Albaugh Family Stable LLC’s ‘TDN Rising Star’ Dennis’ Moment (Tiznow) announced himself as a major player in this year’s juvenile colts’ division with a dominating 19 1/4-length maiden victory going seven furlongs at Ellis Park July 27. The $400,000 Fasig-Tipton Saratoga graduate backed up that performance in style Saturday, landing the GIII Iroquois S. with a fair bit of authority to punch his ticket to Santa Anita and the GI Breeders’ Cup Juvenile the first weekend in November.

“This horse is speaking for himself, I don’t have to build him up anymore,” winning trainer Dale Romans said. “He’s just an amazing animal. He goes out there and does it, his ears up, like he’s just galloping around out there. The jock was shutting him down with a sixteenth of a mile to go, and he still finished in the time he did. He’s something special. We’ll be going straight to the Breeders’ Cup from here.”

Pounded into 2-5 favoritism and with Irad Ortiz, Jr. in from New York to ride, Dennis’ Moment, who dumped jockey Robby Albarado at the start of his local debut June 23, was off in good order this time around and was a forward factor from third, three wide without cover, as the Iroquois field raced into the first turn. Traveling on the bridle and in a nice rhythm down the backstretch, Dennis’ Moment was given his cue with about three furlongs to travel and made the lead while being held together nearing the lane. Firmly in front in upper stretch, he opened a daylight advantage passing the eighth pole and was well within his rider’s grasp for the better part of the final sixteenth of a mile, scoring by a 1 3/4-length margin that could have been at least triple that and in stakes-record time to boot.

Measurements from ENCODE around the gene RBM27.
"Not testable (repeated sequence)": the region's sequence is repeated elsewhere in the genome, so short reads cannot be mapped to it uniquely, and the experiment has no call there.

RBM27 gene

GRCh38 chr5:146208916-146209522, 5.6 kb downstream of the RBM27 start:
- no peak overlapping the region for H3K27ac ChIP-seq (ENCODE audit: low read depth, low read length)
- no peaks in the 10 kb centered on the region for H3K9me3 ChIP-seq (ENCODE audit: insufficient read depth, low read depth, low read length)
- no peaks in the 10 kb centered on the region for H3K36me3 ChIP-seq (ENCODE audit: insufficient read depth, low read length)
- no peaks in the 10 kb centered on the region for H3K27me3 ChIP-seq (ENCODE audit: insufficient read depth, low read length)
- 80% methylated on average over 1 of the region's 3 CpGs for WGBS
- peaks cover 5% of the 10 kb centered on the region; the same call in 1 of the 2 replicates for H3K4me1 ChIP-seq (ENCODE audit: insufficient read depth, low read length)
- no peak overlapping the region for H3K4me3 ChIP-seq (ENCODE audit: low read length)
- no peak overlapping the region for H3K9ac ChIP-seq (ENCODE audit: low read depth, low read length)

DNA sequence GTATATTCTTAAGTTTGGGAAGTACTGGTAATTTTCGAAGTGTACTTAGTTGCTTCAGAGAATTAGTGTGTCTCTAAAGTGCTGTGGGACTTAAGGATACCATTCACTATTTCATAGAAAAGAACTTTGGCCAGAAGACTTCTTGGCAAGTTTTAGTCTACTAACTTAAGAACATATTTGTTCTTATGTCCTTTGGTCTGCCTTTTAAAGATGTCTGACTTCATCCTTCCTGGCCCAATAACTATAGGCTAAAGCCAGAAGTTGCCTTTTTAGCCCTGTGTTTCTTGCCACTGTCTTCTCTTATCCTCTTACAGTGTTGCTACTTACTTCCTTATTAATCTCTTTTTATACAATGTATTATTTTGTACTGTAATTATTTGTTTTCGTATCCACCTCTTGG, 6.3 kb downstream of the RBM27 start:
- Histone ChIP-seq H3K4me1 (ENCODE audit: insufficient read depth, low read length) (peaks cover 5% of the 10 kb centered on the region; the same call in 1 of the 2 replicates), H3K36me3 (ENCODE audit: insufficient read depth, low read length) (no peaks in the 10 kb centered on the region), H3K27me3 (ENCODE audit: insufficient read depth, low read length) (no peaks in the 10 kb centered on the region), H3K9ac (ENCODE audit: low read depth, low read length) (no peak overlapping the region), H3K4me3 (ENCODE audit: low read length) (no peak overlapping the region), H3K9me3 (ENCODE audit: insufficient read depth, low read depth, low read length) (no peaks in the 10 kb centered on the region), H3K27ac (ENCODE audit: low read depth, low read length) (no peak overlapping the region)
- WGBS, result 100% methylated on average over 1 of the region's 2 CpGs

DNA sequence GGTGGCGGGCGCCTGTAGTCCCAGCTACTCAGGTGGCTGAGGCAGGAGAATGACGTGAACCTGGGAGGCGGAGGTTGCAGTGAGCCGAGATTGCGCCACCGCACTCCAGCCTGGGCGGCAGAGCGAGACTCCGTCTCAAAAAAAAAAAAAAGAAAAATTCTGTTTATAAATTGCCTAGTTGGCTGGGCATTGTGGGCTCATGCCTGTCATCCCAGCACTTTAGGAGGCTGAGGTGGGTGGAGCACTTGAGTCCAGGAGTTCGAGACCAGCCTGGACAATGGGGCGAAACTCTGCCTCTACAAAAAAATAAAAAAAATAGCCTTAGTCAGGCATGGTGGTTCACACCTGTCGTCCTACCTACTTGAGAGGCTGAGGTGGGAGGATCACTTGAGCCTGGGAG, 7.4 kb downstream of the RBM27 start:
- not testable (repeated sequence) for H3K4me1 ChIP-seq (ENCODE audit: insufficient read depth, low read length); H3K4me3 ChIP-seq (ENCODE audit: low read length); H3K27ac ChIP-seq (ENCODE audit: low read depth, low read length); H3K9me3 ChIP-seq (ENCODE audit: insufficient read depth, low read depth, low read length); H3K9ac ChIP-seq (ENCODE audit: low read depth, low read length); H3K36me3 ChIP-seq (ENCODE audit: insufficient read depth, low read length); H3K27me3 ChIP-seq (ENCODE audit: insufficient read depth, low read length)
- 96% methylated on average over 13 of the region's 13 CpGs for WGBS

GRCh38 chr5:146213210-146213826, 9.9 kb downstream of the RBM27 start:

Scabbard (More Than Ready) finished with interest after enduring a troubled trip to be second while no menace to the winner. Lebda (Raison d’Etat) was third home.

The Albaugh-owned/Romans-conditioned Not This Time (Giant’s Causeway) won the 2016 Iroquois prior to running second in the Juvenile.

“Right here in my hand is the invitation to the Breeders’ Cup,” winning owner Dennis Albaugh said. “They officially delivered it, so that’s exciting. We’re very happy with him now, and they named him after me, which was a surprise. I don’t want to get ahead of myself, of course, but getting 10 points toward getting into the Derby, that’s a big help. We’ll give this horse plenty of time.”

Pedigree Notes:

Two-time GI Breeders’ Cup Classic winner Tiznow is the sire of Dennis’ Moment and 77 other stakes winners, including Eclipse champion Folklore and several other Grade I winners like Well Armed, Tourist, Colonel John and Tizway. Last weekend’s black-type winners by the sire were Blue Chipper (Keeneland Korea Sprint), Flor de La Mar (Beverly J. Lewis S.), and Ledecka (Malvern Rose S.). Dennis’ Moment is the second foal out of the Elusive Quality mare Transplendid, who also has yearling and weanling fillies by Verrazano and Into Mischief, respectively. Her unraced 3-year-old, Bridge to Heaven (Verrazano), sold at the 2017 Keeneland September sale for $650,000, while Dennis’ Moment sold at Fasig-Tipton’s Saratoga sale a year later for $400,000. Transplendid is a half to 2007 GIII Adena Stallions’ Miss Preakness S. winner Time’s Mistress (Mr. Greeley) from the extended family of GISW Golden Pheasant (Caro {Ire}). Elusive Quality is becoming a top broodmare sire, with two Eclipse champions of 2018 out of his daughters: Roy H (More Than Ready) and Shamrock Rose (First Dude), as well as 101 other black-type winners.